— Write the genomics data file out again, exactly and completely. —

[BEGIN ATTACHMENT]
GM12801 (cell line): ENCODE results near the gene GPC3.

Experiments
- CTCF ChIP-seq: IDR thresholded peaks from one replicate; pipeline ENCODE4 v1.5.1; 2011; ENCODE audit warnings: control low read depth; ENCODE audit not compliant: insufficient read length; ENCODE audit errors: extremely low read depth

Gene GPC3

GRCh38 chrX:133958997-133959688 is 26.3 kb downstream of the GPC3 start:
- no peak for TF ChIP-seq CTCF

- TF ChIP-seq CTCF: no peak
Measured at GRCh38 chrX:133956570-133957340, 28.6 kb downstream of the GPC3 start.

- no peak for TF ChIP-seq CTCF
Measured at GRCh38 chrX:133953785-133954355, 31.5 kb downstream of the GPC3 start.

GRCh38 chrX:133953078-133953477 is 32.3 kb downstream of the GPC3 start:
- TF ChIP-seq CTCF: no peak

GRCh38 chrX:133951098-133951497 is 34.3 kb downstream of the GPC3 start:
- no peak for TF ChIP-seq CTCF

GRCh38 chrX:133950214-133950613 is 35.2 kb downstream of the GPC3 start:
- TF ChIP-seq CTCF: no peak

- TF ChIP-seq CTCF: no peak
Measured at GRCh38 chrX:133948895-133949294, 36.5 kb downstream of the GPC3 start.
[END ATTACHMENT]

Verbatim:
GM12801 (cell line): ENCODE results near the gene GPC3.

Experiments
- CTCF ChIP-seq: IDR thresholded peaks from one replicate; pipeline ENCODE4 v1.5.1; 2011; ENCODE audit warnings: control low read depth; ENCODE audit not compliant: insufficient read length; ENCODE audit errors: extremely low read depth

Gene GPC3

GRCh38 chrX:133958997-133959688 is 26.3 kb downstream of the GPC3 start:
- no peak for TF ChIP-seq CTCF

- TF ChIP-seq CTCF: no peak
Measured at GRCh38 chrX:133956570-133957340, 28.6 kb downstream of the GPC3 start.

- no peak for TF ChIP-seq CTCF
Measured at GRCh38 chrX:133953785-133954355, 31.5 kb downstream of the GPC3 start.

GRCh38 chrX:133953078-133953477 is 32.3 kb downstream of the GPC3 start:
- TF ChIP-seq CTCF: no peak

GRCh38 chrX:133951098-133951497 is 34.3 kb downstream of the GPC3 start:
- no peak for TF ChIP-seq CTCF

GRCh38 chrX:133950214-133950613 is 35.2 kb downstream of the GPC3 start:
- TF ChIP-seq CTCF: no peak

- TF ChIP-seq CTCF: no peak
Measured at GRCh38 chrX:133948895-133949294, 36.5 kb downstream of the GPC3 start.